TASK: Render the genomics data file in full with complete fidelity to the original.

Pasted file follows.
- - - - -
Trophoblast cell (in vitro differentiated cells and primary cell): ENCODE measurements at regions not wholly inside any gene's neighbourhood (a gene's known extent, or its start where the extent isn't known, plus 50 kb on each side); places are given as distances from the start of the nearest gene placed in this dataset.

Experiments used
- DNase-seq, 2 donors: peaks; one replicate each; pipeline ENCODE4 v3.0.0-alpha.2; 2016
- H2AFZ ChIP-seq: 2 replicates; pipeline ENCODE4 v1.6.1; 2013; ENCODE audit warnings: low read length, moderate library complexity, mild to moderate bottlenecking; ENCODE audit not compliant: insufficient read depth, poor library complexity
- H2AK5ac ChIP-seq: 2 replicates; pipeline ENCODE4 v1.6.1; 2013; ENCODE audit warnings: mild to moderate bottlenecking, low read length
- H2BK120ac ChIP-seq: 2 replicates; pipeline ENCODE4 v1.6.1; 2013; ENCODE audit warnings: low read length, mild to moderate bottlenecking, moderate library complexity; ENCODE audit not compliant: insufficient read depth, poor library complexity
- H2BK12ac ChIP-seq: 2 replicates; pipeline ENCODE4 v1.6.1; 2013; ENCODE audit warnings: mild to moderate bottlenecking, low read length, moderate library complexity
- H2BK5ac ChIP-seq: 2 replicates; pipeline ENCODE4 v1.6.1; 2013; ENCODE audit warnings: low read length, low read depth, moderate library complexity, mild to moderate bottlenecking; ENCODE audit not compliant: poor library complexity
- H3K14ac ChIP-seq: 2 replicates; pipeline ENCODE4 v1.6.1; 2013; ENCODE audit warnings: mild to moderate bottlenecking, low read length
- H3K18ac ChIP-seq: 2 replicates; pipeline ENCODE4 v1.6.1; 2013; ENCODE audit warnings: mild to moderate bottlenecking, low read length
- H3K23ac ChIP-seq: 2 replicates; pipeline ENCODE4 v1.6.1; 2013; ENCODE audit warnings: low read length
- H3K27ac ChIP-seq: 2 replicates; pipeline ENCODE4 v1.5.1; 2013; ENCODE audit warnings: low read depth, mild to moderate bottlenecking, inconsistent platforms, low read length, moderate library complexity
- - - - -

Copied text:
Trophoblast cell (in vitro differentiated cells and primary cell): ENCODE measurements at regions not wholly inside any gene's neighbourhood (a gene's known extent, or its start where the extent isn't known, plus 50 kb on each side); places are given as distances from the start of the nearest gene placed in this dataset.

Experiments used
- DNase-seq, 2 donors: peaks; one replicate each; pipeline ENCODE4 v3.0.0-alpha.2; 2016
- H2AFZ ChIP-seq: 2 replicates; pipeline ENCODE4 v1.6.1; 2013; ENCODE audit warnings: low read length, moderate library complexity, mild to moderate bottlenecking; ENCODE audit not compliant: insufficient read depth, poor library complexity
- H2AK5ac ChIP-seq: 2 replicates; pipeline ENCODE4 v1.6.1; 2013; ENCODE audit warnings: mild to moderate bottlenecking, low read length
- H2BK120ac ChIP-seq: 2 replicates; pipeline ENCODE4 v1.6.1; 2013; ENCODE audit warnings: low read length, mild to moderate bottlenecking, moderate library complexity; ENCODE audit not compliant: insufficient read depth, poor library complexity
- H2BK12ac ChIP-seq: 2 replicates; pipeline ENCODE4 v1.6.1; 2013; ENCODE audit warnings: mild to moderate bottlenecking, low read length, moderate library complexity
- H2BK5ac ChIP-seq: 2 replicates; pipeline ENCODE4 v1.6.1; 2013; ENCODE audit warnings: low read length, low read depth, moderate library complexity, mild to moderate bottlenecking; ENCODE audit not compliant: poor library complexity
- H3K14ac ChIP-seq: 2 replicates; pipeline ENCODE4 v1.6.1; 2013; ENCODE audit warnings: mild to moderate bottlenecking, low read length
- H3K18ac ChIP-seq: 2 replicates; pipeline ENCODE4 v1.6.1; 2013; ENCODE audit warnings: mild to moderate bottlenecking, low read length
- H3K23ac ChIP-seq: 2 replicates; pipeline ENCODE4 v1.6.1; 2013; ENCODE audit warnings: low read length
- H3K27ac ChIP-seq: 2 replicates; pipeline ENCODE4 v1.5.1; 2013; ENCODE audit warnings: low read depth, mild to moderate bottlenecking, inconsistent platforms, low read length, moderate library complexity